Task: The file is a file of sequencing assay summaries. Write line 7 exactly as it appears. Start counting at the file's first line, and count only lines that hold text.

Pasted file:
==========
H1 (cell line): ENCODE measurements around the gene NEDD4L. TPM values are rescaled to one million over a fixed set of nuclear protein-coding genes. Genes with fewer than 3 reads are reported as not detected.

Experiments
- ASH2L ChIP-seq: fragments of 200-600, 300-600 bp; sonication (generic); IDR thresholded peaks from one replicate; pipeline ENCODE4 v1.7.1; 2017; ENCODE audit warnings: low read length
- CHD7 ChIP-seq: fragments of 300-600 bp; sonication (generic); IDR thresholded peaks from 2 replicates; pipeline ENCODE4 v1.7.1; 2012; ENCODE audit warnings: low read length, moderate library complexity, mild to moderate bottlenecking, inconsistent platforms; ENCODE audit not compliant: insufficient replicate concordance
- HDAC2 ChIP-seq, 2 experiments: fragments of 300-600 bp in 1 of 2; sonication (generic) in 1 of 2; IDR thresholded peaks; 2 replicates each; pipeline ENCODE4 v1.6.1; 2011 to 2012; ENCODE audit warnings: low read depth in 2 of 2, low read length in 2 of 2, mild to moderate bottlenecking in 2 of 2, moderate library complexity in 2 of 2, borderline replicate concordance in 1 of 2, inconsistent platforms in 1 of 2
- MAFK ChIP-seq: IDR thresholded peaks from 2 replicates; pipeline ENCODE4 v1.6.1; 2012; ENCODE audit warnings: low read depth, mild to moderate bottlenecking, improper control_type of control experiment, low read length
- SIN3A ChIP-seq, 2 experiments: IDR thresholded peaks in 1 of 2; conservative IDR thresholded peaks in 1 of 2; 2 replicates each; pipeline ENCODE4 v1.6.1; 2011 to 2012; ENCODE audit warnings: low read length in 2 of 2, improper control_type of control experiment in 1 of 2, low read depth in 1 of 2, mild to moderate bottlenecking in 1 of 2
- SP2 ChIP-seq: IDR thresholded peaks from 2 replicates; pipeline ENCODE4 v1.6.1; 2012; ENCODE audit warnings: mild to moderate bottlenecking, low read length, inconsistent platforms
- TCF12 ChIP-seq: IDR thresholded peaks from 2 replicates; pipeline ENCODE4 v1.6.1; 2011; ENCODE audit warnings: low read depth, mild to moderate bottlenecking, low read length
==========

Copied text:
- SIN3A ChIP-seq, 2 experiments: IDR thresholded peaks in 1 of 2; conservative IDR thresholded peaks in 1 of 2; 2 replicates each; pipeline ENCODE4 v1.6.1; 2011 to 2012; ENCODE audit warnings: low read length in 2 of 2, improper control_type of control experiment in 1 of 2, low read depth in 1 of 2, mild to moderate bottlenecking in 1 of 2